authority figure intimidation

I’ve actually had some time to do some reading this morning; look out! I read over Joel Spolsky’s latest article: “How Hard Could It Be?: How I Learned to Love Middle Managers.

But they also said that Michael [co-owner] and I did not seem to them to be approachable. If you wanted to talk to management, you had to coordinate a time when both founders were available, and frankly, a lot of people were too scared to do that. This surprised me, because my door is always open, and people seem to come in constantly to ask me questions. I didn’t realize that some of the newer people were intimidated.

Joel chose to tackle this issue several ways, most prominently by appointing leaders (pseudo-middle managers) who are more comfortable approaching the CEO then the newer guys. Yeah, that’s a way to go, but it really doesn’t solve the intimidation problem, does it? It just abstracts it a layer away.

To me intimidation always starts out as a perceived thing and it can come from a few conditioning factors. (Note: I’m using “intimidation” as more like an employee being timid, as opposed to an employer being actively menacing and intimidating.)

1) The employee’s previous workplace was highly authoritative and the managers really were actively intimidating or controlling. Hit a dog enough, and it will cower any time anyone moves towards it suddenly. Only time fixes this.

2) A natural sense that an authority figure is of some higher stature or importance and won’t consort with buddy-buddy talk with lower employees. Can the CEO really relate to my Rock Band hobby? The authority figure can fix this.

3) A utilitarian sense that the value of an authority figure’s time is too important to spend listening to an employee. (Really, just think how much a minute your CEO likely makes…that’s intimidating). The authority figure can fix this.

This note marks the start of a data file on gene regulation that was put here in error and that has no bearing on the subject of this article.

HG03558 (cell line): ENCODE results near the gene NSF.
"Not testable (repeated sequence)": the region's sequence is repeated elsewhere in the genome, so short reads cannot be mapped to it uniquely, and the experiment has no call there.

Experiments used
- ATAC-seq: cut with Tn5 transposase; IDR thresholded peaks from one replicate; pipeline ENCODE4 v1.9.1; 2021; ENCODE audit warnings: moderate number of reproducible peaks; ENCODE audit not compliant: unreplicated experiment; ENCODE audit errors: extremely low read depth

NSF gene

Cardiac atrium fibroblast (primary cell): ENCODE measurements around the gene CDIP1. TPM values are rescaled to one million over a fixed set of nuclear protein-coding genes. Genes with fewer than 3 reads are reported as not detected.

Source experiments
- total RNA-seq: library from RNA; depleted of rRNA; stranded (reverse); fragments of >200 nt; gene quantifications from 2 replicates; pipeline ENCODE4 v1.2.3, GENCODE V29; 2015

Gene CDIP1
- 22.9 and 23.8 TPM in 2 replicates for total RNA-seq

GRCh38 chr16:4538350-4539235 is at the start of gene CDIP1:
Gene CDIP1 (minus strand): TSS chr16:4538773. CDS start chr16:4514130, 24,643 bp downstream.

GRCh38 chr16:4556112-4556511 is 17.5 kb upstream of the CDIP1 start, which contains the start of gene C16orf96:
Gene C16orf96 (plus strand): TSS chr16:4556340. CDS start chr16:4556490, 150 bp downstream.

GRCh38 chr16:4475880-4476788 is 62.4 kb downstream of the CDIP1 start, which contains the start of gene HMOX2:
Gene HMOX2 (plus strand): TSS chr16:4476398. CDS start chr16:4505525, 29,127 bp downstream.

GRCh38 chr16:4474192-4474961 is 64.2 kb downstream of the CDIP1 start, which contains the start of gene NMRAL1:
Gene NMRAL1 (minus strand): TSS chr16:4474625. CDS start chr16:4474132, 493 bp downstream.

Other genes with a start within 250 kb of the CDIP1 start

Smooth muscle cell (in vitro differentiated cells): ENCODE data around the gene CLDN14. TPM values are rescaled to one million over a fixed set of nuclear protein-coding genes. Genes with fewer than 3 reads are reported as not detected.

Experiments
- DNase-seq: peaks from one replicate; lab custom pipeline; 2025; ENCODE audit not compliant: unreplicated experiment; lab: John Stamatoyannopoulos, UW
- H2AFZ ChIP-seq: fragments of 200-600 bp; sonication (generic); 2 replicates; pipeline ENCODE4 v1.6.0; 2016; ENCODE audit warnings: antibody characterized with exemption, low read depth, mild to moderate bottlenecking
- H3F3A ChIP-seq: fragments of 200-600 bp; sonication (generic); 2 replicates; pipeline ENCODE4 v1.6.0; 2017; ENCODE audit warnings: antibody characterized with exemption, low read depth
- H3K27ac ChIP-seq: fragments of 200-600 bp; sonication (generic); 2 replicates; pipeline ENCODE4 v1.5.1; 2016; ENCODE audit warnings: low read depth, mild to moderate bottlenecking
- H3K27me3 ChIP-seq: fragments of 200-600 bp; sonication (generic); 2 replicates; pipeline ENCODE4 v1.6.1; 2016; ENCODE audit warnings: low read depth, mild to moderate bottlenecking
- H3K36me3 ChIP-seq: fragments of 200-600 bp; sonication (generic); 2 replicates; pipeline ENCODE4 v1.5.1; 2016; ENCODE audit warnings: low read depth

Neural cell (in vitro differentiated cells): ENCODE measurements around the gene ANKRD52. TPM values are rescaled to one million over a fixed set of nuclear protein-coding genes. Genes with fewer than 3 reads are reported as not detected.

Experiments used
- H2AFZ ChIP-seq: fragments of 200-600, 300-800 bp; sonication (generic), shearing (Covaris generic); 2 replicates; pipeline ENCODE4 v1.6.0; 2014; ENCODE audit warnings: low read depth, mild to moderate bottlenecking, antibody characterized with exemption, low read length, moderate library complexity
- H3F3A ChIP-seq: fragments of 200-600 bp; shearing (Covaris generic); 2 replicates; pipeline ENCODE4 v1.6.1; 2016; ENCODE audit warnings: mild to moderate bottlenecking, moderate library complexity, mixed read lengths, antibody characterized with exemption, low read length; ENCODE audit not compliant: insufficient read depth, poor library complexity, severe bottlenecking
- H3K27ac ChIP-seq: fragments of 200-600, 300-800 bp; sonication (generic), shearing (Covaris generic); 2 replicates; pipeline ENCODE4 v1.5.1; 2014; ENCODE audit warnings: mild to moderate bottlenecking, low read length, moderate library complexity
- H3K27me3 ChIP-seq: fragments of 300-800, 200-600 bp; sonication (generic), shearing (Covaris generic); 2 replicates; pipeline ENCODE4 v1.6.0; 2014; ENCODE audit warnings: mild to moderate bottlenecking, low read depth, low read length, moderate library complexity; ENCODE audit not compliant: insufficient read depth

4) A perception that any time spent in front of an authority figure is judgement time; every movement, word, and tic is being judged by the authority figure and may get you on their negative side. The authority figure can fix this.

I wonder, however, if there is a better way: make some time to buddy-up to the new employees. Take them out, get dirty and play paintball, sit down and join in with some video games and trash talk, go out for beers Friday night and check out the game or the girls. Basically, bridge the gap of friendship and familiarity.

Don’t make this a fear-inducing lunch outing with the CEO on Friday (“am I being fired?”), but rather something that doesn’t make someone question whether they’re acting properly for the CEO, nor forced like it is the CEO stooping down to rub shoulders in the trenches….while he wears his suit and tie and cuff links and checks the time on his next appointment.

To the outside world, be the CEO. But to the inside intimate company, be just another guy who knows the answers.

(Disclaimer: I’ve never been a manager, so I may be full of shit. 🙂 )

One thought on “authority figure intimidation

  1. You’re not full of shit, but there’s one more thing you might not be aware of: you only have so much control over how people think of you, especially if they know more about you than you know about them. (This happens as you move up the management chain, and meet people all day long. You can’t possibly remember them all, but they will remember you.) There came a point in my career when, even though I felt I hadn’t changed, people started apologizing for requesting meetings with me. The more meetings I was in (that they knew about), the more of a perception they built up that I was Too Busy to have time for them, so they were more hesitant about asking for it. (And yes, several of these were my own direct reports!) No matter how many times I say, “No, really, it’s all right,” I can’t change their perceptions, because I really DO go to a lot of meetings.

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